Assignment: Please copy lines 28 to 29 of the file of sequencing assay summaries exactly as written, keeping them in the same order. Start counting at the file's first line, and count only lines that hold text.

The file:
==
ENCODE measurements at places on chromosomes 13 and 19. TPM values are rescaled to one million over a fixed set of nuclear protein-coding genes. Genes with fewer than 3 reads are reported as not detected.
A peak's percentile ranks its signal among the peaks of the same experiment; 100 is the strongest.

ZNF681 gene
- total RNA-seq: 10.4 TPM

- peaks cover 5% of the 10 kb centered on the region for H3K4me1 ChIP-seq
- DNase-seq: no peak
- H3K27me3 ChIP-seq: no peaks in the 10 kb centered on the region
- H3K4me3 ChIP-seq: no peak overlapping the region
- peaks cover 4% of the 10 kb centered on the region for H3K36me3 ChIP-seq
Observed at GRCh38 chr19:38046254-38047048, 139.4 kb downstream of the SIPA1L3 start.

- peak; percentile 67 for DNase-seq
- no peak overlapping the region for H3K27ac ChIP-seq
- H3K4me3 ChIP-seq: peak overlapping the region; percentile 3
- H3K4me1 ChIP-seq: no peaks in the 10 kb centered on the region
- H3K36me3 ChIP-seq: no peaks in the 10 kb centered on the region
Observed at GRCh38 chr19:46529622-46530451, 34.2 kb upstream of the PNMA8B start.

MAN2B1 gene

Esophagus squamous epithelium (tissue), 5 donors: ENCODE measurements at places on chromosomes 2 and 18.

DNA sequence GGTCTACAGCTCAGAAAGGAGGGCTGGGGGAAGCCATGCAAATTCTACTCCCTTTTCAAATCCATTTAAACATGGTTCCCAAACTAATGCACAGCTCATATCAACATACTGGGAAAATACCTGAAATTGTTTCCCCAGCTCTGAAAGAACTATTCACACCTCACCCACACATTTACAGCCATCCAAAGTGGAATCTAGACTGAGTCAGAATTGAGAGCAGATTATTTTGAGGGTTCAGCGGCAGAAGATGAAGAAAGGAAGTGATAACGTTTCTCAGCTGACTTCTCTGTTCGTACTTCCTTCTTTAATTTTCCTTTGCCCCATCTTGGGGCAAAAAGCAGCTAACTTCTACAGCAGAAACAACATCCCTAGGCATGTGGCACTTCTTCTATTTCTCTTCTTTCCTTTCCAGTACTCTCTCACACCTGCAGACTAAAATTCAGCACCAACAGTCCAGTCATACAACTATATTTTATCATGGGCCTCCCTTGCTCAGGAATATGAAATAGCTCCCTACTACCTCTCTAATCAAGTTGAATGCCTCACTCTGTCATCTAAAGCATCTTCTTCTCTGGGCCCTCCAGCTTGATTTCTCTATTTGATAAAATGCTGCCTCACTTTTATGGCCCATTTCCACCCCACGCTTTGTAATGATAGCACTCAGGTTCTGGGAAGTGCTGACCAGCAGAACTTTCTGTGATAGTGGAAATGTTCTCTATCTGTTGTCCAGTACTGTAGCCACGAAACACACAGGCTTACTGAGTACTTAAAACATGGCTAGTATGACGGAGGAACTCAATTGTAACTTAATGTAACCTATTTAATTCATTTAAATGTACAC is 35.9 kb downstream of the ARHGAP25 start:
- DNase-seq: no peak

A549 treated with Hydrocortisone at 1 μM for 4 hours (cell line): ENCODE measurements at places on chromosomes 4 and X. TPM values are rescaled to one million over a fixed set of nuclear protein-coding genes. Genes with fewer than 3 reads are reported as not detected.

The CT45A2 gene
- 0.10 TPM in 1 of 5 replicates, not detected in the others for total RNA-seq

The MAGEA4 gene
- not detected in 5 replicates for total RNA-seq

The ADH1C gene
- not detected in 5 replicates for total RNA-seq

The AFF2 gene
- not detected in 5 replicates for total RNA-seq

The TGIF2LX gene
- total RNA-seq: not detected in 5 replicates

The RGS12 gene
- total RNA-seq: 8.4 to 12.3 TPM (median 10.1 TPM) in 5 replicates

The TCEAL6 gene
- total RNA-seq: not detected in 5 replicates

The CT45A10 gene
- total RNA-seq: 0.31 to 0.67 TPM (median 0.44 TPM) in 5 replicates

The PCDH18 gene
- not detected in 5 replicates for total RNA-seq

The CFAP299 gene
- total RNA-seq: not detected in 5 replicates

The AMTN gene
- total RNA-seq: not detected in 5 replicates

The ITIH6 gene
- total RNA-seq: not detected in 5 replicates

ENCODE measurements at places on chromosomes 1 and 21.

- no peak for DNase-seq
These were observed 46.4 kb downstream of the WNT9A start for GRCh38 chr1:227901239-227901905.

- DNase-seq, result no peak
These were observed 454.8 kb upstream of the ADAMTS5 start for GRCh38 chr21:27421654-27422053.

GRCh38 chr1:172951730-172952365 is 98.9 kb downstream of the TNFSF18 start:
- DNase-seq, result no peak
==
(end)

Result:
The AFF2 gene
- not detected in 5 replicates for total RNA-seq